The opposition? The only things the opposition has "contributed" to getting the country back on its feet are a fratricidal leadership spat which has left the main opposition party, the UMP directionless, and the list of 5000 spurious amendments I mentioned above to drag out opposition to a bill which has nothing to do with the economy or the general-well being of the population.

As for the president, he has been busy congratulating himself during a two-day visit to Mali after the French military had reached its objectives in its war against Islamic terrorist groups there without for as much eliminating the threat it went there to eliminate. He said 'this is the most important day of my political life'. But he wasn't elected to preen and play peacocks, he was elected to address the serious problems which are facing his country and its people.

Hollande, like his government and the opposition, have done almost nothing to address these problems, the problems they were elected by the people to deal with, so busy are they wasting precious time with their ineffective legislative tinkering, frontal opposition tactics and other irrelevant shenanigans. Their shamefully dismissive attitude towards the aspirations of their people is probably best summed up by the words;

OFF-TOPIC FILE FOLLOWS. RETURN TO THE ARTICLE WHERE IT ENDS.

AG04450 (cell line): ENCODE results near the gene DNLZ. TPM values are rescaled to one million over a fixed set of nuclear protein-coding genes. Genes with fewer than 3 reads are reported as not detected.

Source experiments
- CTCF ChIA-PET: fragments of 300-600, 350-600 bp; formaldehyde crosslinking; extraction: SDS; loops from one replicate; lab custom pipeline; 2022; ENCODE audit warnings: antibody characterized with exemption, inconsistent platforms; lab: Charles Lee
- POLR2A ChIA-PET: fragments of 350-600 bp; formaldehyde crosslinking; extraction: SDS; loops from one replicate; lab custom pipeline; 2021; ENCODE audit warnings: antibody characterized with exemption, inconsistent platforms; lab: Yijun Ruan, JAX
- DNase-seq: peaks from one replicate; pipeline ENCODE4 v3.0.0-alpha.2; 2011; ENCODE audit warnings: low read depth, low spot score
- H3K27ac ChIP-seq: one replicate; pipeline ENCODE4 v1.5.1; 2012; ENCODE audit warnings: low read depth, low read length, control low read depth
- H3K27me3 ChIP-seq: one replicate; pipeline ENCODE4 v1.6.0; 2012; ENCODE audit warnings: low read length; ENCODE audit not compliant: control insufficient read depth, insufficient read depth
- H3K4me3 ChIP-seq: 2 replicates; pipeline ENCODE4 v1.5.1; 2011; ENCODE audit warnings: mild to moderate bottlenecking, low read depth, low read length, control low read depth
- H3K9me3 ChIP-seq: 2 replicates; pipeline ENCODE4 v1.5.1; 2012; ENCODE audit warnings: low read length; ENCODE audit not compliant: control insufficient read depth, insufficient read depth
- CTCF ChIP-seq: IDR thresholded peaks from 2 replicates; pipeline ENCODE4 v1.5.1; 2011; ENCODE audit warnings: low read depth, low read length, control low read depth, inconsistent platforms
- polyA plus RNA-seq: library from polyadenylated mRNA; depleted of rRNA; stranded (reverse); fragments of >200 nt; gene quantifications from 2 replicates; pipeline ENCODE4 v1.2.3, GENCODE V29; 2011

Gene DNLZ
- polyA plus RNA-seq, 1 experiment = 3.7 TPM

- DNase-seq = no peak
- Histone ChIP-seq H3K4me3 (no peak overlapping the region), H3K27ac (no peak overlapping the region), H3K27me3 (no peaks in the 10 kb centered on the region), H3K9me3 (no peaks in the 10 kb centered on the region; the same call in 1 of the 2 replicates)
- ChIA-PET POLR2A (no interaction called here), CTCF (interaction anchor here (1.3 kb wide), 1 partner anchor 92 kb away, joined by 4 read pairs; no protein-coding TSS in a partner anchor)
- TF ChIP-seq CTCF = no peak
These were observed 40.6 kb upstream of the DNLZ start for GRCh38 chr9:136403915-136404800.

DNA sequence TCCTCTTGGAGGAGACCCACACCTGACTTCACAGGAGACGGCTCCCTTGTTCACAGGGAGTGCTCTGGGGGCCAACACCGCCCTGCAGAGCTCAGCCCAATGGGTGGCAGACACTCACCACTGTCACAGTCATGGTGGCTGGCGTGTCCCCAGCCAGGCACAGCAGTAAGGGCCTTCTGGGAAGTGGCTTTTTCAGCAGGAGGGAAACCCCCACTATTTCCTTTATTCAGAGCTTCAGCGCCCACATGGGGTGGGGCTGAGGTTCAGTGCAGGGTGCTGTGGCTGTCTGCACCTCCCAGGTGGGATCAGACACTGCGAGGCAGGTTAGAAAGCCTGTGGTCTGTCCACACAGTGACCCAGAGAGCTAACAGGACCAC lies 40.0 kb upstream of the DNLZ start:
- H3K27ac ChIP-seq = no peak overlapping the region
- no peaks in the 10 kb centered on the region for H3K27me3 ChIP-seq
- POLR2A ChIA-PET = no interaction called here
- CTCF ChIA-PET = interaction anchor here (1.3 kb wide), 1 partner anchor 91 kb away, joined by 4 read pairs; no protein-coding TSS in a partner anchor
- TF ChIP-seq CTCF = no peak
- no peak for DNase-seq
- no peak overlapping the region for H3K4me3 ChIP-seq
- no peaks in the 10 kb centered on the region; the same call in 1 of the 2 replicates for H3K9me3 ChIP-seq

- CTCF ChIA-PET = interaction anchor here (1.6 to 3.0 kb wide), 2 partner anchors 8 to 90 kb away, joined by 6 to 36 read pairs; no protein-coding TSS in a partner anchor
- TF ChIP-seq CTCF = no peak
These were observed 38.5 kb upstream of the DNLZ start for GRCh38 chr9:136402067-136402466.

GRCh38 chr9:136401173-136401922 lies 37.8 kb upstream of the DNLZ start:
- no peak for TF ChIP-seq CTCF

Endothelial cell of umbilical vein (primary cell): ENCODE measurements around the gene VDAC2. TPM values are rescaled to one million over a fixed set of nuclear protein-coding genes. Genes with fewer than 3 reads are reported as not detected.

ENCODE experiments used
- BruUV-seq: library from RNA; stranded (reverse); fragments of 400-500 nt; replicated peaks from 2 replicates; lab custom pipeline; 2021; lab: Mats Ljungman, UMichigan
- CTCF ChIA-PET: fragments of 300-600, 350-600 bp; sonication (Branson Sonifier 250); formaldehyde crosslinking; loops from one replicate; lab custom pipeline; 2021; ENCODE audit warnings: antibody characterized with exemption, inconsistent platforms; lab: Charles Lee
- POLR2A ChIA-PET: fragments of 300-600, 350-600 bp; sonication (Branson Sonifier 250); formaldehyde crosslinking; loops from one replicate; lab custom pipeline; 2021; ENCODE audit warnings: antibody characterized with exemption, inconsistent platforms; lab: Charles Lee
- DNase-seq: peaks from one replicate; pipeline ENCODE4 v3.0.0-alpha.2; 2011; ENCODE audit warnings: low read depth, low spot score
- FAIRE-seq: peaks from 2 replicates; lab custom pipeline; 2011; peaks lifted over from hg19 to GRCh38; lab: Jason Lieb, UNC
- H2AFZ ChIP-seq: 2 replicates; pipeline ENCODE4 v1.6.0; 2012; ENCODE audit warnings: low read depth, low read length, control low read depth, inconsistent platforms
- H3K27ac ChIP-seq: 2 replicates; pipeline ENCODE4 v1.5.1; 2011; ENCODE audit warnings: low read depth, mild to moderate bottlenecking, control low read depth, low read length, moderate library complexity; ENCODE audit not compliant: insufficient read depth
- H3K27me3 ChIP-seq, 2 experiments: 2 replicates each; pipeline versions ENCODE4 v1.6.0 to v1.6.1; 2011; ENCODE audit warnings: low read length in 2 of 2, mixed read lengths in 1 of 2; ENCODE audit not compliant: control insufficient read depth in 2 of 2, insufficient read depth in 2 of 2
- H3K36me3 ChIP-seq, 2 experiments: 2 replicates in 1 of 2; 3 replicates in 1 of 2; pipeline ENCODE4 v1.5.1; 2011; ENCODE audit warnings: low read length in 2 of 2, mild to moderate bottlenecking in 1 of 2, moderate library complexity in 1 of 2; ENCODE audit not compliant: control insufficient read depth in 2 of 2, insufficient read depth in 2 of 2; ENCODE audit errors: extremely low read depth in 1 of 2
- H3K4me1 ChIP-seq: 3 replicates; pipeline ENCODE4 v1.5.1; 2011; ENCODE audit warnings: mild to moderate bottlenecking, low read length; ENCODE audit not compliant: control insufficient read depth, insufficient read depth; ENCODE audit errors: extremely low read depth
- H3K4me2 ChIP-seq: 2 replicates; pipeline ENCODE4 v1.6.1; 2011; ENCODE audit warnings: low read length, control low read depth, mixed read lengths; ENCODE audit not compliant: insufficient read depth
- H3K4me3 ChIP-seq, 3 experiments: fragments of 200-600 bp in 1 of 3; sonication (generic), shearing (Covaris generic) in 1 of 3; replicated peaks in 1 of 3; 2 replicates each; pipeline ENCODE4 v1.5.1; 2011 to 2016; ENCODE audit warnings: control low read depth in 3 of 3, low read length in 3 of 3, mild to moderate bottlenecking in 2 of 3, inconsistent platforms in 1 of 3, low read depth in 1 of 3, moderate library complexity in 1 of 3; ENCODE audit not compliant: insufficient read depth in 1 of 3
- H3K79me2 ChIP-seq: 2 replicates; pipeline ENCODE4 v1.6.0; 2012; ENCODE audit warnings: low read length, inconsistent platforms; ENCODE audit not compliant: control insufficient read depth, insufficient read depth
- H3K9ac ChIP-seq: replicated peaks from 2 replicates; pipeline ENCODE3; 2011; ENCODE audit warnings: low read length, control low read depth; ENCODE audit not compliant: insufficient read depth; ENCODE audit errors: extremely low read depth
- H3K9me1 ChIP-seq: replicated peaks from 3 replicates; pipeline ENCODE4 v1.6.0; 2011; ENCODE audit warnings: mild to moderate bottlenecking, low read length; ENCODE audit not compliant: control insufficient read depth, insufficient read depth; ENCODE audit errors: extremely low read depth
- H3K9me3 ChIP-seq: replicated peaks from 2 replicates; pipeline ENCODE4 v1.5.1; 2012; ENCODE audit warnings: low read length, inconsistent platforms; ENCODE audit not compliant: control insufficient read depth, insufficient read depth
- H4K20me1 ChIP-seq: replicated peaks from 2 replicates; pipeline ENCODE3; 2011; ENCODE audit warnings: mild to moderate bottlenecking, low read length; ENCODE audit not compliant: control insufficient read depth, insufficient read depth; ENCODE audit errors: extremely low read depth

'Let them eat cake'.


  1. I think that when there are problems at home that the government does not like to try and resolve, a little war overseas is always something they like to do. It was the same with Bush and Iraq. I don’t think it helped much.

    1. Yup, people seem to like a good old ideologicall-justified war to focus upon and forget about their domestic issues. Bush's war, as you mentioned, France's suicidal Algerian War, begun as it was to restore national pride, and although nobody would contest Britain's right to force Argentinian troops off the Falklands, diplomacy which would have worked was overriden by Thatcher, who gave the go-ahead to sinking the Belgrano and making her convenient war an inevitability.

      In fact, when you think about it, most wars are of this nature.....

  2. A convenient war : I like that term!

    1. Ah, you know Nadege, we've all had our convenient little wars. Presidents and PM's declare them when the economy is bad, sure, but we individual people have all declared them too in a way, at one time or another. You know, like when you're a teenager and blame your parents for your inability to grow up and get real, or when you had a shit day at work and felt angry which is why you got into a major argument with the guy next to you at the bar.

      We often fight convenient little wars, because we like convenient scapegoats to blame for our own, inconvenient, troubles.....